By Mike Deak
WARSAW – Track was the only spring sport at the high school level that had any sort of organized action. Several of the teams in the state competed in the indoor championships hosted by a handful of Indiana colleges. The outdoor season, however, never got going as the season was clipped in the middle of March.
The pulling of the plug in track derailed the shot for a pair of Warsaw athletes who made the IHSAA State Finals a year ago in Nick Bazzoni and Tanner Stiver. Bazzoni, now a senior, finished 17th in the pole vault at the state finals after emerging from a talented area field. Stiver, now a junior, joined then-Wawasee senior Luke Griner in the 800-meter finals and took 14th while Griner gutted his way to a fourth-place finish in the event in what was a wild race to the finish.
All of the other area state qualifiers finished in double digits in the standings, and all have either graduated or were in relays.
NorthWood was looking forward to some big individual years from senior hurdler Garrett Miller, senior pole vaulter Xavier Rocha and junior Brad Demitruk and shot putter Garrett Anglemyer, who all made the regional round last year.
Warsaw was looking forward to senior Nick Miller and sophomore Kyle Dawson in the throws and junior Jacob Kissling in distance events.
Wawasee had Michael Hammer prepping for a run in distance events for his senior year, Tippecanoe Valley sophomore Dawson Perkins was ready to make a move in high jump, and Triton senior distance runner Rusty Reichard was ready to go.
Nick Bazzoni, Warsaw: “Training never really came to a halt for me. Having to workout from home was a big road block for me because to pole vault you kind of need a pit. If anything, it really forced me to take a step back and focus on a lot of my basics. I’ve been doing lots of sprints, drills, and strength training. My goal was to keep my self in the best shape I could that way when we came back I would be ready to hop right in. The situation we are in right now really taught me a lot. Tomorrow is never a promise and life’s not always going to deal you the hand you want. Moving forward into the competition this summer (fingers crossed) I think I will definitely have a different mindset and plan to enjoy every moment. I’ve had time to come to terms with whatever was going to happen. I am still looking forward to the summer and college seasons and plan on training towards those.
Sam Turner, Lakeland Christian: “In order to prepare for my short season, I was continuing to train as I would. However instead of just running, I was crossing training with biking as well. Biking and mountain biking is something I enjoy almost as much as running. I’m disappointed that we weren’t able to get a single meet this year, but I know that self discipline makes a good runner, and I hope I come out just as good if I had had a track season. I was kind of expecting something this drastic to happen based on what else has occurred. I’m disappointed but know that everything will work out. If I have to not have a track season in order to stop the spread of corona then so be it. I trust God to handle all things and track is a small sacrifice for the safety of others.”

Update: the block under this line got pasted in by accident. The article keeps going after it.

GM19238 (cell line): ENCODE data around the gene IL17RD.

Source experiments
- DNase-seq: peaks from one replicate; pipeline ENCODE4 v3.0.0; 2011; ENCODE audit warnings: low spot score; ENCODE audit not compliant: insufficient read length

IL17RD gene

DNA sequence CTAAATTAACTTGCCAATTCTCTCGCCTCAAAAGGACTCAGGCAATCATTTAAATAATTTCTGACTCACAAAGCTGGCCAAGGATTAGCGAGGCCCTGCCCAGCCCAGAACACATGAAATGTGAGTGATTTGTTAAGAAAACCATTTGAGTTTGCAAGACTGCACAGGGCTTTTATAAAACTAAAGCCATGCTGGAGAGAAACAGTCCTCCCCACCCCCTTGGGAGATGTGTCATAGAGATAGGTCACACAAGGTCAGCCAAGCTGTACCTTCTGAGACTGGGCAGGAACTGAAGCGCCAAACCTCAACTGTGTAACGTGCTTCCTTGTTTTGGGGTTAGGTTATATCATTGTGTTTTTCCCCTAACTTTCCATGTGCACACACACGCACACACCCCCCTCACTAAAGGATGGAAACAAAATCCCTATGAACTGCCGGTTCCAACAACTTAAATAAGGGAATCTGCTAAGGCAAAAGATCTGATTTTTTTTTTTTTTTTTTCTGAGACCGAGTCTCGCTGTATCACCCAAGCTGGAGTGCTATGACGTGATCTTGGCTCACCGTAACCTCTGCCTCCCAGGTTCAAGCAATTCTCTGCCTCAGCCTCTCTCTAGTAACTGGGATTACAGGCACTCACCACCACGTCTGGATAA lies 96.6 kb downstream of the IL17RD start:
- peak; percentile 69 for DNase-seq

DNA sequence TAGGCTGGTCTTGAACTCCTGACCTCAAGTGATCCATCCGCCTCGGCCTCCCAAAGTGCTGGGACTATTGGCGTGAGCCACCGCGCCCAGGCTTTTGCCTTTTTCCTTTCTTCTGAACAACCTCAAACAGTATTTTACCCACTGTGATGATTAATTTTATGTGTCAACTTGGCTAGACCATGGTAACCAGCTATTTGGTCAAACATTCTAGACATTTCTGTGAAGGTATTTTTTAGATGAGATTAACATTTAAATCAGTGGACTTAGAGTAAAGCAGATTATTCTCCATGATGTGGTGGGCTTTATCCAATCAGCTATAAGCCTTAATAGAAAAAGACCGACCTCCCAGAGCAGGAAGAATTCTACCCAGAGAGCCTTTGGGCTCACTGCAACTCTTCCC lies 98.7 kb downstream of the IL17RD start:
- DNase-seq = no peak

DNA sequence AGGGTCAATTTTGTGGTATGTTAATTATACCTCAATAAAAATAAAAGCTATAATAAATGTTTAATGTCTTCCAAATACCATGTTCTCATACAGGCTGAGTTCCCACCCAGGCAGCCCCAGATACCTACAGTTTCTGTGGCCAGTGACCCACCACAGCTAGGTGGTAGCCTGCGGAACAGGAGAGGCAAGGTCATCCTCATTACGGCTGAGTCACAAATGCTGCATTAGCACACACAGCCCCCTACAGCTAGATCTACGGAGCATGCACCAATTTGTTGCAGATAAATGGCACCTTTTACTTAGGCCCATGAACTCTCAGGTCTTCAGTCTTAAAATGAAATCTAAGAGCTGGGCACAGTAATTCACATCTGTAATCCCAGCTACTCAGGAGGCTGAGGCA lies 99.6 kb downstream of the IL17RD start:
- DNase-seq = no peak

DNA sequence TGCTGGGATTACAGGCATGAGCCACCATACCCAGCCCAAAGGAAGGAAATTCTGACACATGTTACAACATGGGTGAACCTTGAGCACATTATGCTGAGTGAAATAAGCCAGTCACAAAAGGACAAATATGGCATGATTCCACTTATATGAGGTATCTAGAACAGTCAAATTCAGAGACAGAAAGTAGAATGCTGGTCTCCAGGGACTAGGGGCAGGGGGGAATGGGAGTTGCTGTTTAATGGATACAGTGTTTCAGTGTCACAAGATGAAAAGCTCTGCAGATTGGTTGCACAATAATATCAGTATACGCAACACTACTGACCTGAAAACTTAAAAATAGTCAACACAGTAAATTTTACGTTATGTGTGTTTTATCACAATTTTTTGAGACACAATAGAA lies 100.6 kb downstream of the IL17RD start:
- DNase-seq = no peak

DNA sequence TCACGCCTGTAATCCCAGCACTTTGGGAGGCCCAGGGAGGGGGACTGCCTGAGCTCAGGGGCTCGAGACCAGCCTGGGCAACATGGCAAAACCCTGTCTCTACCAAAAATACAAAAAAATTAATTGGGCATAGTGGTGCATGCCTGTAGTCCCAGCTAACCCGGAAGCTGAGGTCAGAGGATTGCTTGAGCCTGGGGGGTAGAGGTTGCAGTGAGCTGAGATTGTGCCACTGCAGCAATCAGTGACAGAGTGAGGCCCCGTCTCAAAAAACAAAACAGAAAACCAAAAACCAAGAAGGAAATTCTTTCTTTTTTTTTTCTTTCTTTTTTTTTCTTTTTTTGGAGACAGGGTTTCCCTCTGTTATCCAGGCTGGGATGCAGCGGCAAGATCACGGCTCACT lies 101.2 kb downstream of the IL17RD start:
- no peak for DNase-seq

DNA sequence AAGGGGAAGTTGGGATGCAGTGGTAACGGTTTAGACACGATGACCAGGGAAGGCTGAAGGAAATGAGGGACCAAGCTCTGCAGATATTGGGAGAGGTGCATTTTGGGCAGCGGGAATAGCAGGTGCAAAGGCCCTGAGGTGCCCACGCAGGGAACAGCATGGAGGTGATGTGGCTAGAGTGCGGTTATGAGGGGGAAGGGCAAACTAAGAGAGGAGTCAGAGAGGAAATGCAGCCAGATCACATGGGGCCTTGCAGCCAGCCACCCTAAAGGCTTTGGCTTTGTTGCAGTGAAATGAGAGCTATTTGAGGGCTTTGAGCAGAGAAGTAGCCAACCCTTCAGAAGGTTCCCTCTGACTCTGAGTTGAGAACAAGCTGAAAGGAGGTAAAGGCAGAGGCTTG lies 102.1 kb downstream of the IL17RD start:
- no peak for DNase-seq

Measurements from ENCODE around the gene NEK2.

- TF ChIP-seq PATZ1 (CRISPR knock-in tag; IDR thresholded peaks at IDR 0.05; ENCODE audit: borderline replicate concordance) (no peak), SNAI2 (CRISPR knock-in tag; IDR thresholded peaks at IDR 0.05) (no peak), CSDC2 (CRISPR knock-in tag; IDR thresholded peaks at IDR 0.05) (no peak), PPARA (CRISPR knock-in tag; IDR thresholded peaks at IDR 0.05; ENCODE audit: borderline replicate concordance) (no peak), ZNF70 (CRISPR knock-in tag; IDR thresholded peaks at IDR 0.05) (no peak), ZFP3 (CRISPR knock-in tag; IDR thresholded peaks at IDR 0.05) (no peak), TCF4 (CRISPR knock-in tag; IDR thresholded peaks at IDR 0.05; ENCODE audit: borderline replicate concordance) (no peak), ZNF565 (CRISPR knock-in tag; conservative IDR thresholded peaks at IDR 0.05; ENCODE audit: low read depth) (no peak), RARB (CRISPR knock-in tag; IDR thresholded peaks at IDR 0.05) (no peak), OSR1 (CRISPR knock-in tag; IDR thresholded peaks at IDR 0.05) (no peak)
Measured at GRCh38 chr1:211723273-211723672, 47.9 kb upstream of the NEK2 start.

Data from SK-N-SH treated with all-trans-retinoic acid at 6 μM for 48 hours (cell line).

Garrett Miller, NorthWood: “Since the first day off of school, I had been working out in my basement by doing a variety of exercises. I would have a routine of doing some running on the treadmill and alternating different lifts for different parts of my body every day. I feel like this was a good example of how some things in life are very much out of our control, but one of the things in our control is the attitude that we bring to the table. Of course I am upset at the fact that I won’t get to compete in my final season of track, but wallowing on the negative thinking that comes with it will just stop me from reaching my goals. I had a feeling that this was how things were going to turn out once we were let out of school, but when I heard that it was official, it just seemed so surreal. It really hit me then that I may never get to compete in another track meet for the rest of my life.”
Mitchell Smith, Tippecanoe Valley: “I have been trying to stay in shape by running on my own and doing some core workouts. I had hoped that running would make the sadness of the year being over so soon better. But seeing as that is now over, I am focusing on the future. I plan on doing a few public runs to always keep running a part of me. I am disappointed that I won”t be wearing my twelfth varsity letter because I have worked hard all four years to accomplish that goal. However, everyone’s safety is more important, and I take that very seriously, which makes not accomplishing that easier for me.”